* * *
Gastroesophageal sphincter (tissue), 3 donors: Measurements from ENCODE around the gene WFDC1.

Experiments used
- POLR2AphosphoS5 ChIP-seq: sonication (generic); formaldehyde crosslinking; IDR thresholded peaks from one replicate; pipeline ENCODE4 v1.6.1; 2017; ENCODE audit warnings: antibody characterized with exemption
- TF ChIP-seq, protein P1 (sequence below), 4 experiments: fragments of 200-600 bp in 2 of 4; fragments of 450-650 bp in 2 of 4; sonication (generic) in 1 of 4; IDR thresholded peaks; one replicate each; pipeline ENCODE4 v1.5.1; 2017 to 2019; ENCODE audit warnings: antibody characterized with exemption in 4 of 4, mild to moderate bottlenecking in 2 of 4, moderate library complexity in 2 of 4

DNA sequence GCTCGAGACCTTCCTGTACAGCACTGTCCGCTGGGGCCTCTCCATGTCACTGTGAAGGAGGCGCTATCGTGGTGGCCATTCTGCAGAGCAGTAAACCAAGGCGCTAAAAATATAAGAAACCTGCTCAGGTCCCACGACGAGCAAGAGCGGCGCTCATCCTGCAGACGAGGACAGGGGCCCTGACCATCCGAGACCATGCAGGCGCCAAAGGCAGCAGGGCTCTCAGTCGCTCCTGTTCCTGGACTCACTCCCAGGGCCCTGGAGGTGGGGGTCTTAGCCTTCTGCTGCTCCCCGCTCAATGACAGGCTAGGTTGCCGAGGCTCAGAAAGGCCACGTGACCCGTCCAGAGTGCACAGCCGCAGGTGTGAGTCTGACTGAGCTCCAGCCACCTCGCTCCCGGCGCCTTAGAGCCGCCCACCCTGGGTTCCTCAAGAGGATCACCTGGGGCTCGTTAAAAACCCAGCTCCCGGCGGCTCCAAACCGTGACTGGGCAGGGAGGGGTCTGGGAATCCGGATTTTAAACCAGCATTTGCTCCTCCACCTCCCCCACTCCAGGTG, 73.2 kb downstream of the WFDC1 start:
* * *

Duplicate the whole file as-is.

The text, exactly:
Gastroesophageal sphincter (tissue), 3 donors: Measurements from ENCODE around the gene WFDC1.

Experiments used
- POLR2AphosphoS5 ChIP-seq: sonication (generic); formaldehyde crosslinking; IDR thresholded peaks from one replicate; pipeline ENCODE4 v1.6.1; 2017; ENCODE audit warnings: antibody characterized with exemption
- TF ChIP-seq, protein P1 (sequence below), 4 experiments: fragments of 200-600 bp in 2 of 4; fragments of 450-650 bp in 2 of 4; sonication (generic) in 1 of 4; IDR thresholded peaks; one replicate each; pipeline ENCODE4 v1.5.1; 2017 to 2019; ENCODE audit warnings: antibody characterized with exemption in 4 of 4, mild to moderate bottlenecking in 2 of 4, moderate library complexity in 2 of 4

DNA sequence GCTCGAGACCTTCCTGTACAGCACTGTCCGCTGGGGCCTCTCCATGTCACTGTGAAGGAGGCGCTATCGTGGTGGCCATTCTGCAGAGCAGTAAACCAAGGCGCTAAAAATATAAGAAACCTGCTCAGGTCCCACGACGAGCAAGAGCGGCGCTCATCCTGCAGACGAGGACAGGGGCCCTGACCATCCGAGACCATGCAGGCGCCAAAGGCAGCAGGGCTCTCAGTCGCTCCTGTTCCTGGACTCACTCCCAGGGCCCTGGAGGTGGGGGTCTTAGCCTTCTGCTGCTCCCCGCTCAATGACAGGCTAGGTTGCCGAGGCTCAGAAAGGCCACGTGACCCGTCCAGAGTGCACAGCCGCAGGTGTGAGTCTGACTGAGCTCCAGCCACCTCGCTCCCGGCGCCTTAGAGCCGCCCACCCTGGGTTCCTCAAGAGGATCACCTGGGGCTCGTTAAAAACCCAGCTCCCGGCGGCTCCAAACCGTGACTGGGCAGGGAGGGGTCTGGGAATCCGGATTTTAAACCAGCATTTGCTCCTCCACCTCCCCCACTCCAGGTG, 73.2 kb downstream of the WFDC1 start: